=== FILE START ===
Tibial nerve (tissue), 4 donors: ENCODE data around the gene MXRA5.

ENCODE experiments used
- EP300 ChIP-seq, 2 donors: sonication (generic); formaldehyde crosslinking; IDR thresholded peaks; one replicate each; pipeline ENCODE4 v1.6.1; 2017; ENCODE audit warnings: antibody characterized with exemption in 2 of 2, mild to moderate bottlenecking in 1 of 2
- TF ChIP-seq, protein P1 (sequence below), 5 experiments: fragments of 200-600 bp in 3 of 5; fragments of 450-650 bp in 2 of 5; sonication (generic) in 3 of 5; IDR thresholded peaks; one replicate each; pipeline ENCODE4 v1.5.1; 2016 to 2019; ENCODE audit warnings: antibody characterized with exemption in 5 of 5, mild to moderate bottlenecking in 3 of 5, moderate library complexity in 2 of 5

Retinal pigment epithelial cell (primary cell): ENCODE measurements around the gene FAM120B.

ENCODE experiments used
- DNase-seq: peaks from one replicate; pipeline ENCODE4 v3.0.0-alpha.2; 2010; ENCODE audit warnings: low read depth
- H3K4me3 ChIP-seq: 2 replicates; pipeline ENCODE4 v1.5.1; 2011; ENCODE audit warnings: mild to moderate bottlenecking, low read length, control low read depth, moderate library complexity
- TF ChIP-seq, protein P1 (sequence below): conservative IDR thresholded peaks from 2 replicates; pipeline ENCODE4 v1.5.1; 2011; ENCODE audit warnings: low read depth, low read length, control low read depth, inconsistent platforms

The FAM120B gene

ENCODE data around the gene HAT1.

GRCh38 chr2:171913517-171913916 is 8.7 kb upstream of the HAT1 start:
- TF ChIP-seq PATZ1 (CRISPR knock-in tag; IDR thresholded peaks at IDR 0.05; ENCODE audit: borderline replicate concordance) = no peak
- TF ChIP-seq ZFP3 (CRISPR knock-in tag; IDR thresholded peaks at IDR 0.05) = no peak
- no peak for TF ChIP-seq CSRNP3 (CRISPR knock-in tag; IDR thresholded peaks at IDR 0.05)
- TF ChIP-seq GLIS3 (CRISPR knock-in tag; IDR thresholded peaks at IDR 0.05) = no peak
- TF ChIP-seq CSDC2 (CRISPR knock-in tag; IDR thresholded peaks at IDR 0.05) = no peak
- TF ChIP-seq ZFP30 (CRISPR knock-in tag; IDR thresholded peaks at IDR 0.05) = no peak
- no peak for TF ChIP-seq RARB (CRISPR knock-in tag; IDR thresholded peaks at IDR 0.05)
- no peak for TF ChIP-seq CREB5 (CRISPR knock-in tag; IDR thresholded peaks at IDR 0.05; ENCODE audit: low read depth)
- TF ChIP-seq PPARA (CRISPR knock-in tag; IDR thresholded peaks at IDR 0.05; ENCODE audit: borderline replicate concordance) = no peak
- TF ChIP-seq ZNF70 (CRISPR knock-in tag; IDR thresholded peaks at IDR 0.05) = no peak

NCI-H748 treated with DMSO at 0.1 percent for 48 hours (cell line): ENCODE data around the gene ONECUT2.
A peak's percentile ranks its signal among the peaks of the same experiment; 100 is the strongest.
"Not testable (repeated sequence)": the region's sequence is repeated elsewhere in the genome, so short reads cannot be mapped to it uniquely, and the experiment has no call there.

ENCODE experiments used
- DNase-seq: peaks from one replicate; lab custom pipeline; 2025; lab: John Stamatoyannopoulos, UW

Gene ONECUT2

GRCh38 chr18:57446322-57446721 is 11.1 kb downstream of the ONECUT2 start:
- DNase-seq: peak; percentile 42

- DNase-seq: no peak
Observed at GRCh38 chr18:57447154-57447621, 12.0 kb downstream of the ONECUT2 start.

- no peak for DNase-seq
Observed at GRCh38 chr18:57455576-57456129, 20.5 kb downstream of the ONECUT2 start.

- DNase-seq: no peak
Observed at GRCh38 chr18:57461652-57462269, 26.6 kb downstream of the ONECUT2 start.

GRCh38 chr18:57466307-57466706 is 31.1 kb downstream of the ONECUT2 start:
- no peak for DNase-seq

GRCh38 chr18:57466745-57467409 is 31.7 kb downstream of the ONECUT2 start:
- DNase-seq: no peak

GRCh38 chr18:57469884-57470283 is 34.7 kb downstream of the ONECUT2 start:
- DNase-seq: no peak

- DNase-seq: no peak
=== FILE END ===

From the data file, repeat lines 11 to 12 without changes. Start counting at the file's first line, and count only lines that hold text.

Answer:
ENCODE data around the gene HAT1.

GRCh38 chr2:171913517-171913916 is 8.7 kb upstream of the HAT1 start: